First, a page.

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To get by Chelsea Lugo was working two jobs pre-COVID, one at a movie theatre and the other at a retail store. Both businesses are permanently closed as they were unable to survive the shutdown. Unlike Lugo, her father has been able to keep his event photography business alive with financial assistance.

“My mom is really great at bookkeeping, Lugo said in a phone interview with Luz Collective. “If we didn’t have those kinds of records kept, like if it was just at a hobby level, we wouldn’t have been able to get [small business loans and grants].”

Like Chelsea and her family, Latinxs hold employment in many sectors that are taking a financial hit during this recession like leisure and hospitality; manufacturing; wholesale and retail; and transportation and utilities. COVID-19 is encouraging people to stay home and social distance, causing many businesses to temporarily shut down, lay-off employees, adjust their business model, or permanently close their doors. The loss of income makes purchasing power more focused on consumer needs.

“The economic power of Hispanics is undeniable,” small business owner, Luciana Gómez said, in a phone interview with Luz Collective. “Hispanics play a huge role in this country from a numbers perspective to money.”

The coronavirus-created recession is causing many to wonder how Latinx wealth will recover, especially with immigrant workers left out of the coronavirus stimulus package.

“A lot of people that work with my dad are also furloughed,” recently unemployed South by Southwest staffer, Valeria Gonzalez said in a phone interview with Luz Collective. “It’s a restaurant, they’re struggling with opening hours and capacity and a lot of the workers are [undocumented]…technically they don’t qualify for unemployment.”

It’s important for many employees to also have stability. Especially now, employees need stability. For an economy to repair itself money must be distributed to consumers to spend on businesses that employ workers who will turn back into consumers. However, this cycle becomes damaged when there aren’t jobs to be held.

“Undocumented people who work are paying taxes, in many cases, paying rent, and consuming,” American Society of Hispanic Economists President, Mónica García-Pérez said in a phone interview with Luz Collective. “If they’re losing jobs, they’re going to stop paying rent, car payment, credit card payments, whatever services and goods they would normally consume.”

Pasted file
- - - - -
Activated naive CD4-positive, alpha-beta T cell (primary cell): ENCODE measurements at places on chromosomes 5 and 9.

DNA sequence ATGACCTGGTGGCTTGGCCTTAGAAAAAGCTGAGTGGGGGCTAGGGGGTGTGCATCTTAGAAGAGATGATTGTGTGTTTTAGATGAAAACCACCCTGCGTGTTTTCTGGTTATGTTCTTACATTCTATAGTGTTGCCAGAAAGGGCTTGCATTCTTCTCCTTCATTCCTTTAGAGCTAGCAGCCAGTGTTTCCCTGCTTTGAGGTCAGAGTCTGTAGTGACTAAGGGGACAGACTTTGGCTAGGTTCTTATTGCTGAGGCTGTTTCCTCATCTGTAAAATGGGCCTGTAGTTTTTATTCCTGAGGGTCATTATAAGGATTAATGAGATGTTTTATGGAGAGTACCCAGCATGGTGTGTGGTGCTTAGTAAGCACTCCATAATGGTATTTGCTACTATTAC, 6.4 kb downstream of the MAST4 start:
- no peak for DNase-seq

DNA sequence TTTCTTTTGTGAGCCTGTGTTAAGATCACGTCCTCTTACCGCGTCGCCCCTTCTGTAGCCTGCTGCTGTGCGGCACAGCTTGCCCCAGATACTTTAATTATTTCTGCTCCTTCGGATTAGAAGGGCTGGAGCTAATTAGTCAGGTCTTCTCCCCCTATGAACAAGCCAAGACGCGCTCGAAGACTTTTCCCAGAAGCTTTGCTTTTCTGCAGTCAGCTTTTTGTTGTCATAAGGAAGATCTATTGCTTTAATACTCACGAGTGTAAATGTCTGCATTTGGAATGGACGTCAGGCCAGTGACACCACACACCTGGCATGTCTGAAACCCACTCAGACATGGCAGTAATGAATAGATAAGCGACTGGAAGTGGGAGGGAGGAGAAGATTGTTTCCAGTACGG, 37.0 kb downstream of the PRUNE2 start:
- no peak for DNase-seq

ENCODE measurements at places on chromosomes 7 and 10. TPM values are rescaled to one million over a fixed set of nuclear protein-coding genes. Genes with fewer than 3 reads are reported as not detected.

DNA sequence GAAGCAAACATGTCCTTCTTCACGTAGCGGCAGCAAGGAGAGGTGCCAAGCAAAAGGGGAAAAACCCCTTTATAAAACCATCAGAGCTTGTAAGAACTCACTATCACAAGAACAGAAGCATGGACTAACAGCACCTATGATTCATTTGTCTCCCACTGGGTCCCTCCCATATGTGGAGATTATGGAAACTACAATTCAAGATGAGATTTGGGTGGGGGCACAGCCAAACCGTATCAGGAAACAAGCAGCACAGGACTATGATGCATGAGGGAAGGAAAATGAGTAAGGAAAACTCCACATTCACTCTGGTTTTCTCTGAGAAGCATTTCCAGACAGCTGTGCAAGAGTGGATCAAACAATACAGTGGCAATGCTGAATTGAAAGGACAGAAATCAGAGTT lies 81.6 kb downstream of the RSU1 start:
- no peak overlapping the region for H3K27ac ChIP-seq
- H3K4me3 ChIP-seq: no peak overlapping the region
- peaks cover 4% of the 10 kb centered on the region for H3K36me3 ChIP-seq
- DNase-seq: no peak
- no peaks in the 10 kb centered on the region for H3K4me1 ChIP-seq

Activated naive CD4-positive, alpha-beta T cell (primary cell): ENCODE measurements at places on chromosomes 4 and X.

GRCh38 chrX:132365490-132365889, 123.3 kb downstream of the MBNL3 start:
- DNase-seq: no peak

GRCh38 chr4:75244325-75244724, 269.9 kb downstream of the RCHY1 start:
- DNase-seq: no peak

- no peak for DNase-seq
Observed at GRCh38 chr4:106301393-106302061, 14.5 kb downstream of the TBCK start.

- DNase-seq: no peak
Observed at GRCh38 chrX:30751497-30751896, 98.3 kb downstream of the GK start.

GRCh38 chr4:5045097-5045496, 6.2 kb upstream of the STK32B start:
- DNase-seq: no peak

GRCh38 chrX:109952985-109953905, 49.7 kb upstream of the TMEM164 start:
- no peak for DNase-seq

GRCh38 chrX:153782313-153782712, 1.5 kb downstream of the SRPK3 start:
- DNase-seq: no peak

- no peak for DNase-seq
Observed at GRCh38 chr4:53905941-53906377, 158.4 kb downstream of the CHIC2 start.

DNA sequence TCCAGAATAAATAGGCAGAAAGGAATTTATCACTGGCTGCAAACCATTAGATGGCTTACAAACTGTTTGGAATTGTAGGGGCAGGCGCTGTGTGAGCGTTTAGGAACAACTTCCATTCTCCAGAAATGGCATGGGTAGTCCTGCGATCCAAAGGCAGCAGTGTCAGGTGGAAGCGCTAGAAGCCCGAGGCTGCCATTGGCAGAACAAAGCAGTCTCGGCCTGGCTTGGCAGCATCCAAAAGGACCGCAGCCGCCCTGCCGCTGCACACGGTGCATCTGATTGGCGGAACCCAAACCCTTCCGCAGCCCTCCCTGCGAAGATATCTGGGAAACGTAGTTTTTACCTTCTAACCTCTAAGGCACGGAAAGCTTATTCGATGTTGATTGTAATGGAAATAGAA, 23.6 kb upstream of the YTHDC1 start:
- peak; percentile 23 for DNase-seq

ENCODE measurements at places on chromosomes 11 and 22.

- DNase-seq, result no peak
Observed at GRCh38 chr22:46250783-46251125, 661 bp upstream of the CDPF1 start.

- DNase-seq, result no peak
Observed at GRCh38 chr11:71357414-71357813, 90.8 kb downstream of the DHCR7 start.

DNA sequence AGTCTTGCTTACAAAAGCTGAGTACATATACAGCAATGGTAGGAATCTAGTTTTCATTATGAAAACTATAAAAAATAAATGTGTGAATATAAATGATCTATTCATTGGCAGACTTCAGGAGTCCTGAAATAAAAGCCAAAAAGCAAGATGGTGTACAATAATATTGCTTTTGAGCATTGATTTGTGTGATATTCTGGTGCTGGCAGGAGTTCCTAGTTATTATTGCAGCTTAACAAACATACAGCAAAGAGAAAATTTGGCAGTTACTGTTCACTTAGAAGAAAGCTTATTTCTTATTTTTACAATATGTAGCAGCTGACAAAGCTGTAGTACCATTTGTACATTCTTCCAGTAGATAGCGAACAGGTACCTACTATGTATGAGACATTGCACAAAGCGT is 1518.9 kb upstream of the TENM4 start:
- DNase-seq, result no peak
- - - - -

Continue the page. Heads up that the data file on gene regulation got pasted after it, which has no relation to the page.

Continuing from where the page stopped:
Although immigrant consumers and workers are keeping currency in rotation, Latinx unemployment numbers are skewed. García-Pérez believes the numbers we have may be underestimating the actual unemployment rate because of categorized information plus surveyors and the government failing to reach out to representatives of immigrant Latinxs for

accurate information.

“Normally they’re under certain degrees that are not counted in unemployment like freelance or working in non-traditional work situations,” García-Pérez said. “Immigrants are not going to benefit from any extension of unemployment insurance because most immigrants do not work with a corresponding W2 or with a company that is paying taxes, even if they’re paying taxes.”

Foreign-born Latinxs have a lower unemployment rate than U.S.-born Latinxs, according to Pew Research Center. Essential employees have been called back to work as child-care workers, factory workers, custodial staff, restaurant staff, all while being more exposed to coronavirus. Many believe this allowance of employment is contributing to the spread of COVID-19 among the Latinxs, causing the virus to disproportionately affect the Latinx community.

“Immigrants are more versatile and dynamic in finding different types of jobs, opportunity, and adjusting to it,” García-Pérez said. “If immigrants have the opportunity, they are also taking the risk in taking the jobs that are more exposed to the virus, but they don’t have the resources they would need in case they get infected like testing. And their stories aren’t being told because their numbers aren’t being shown.”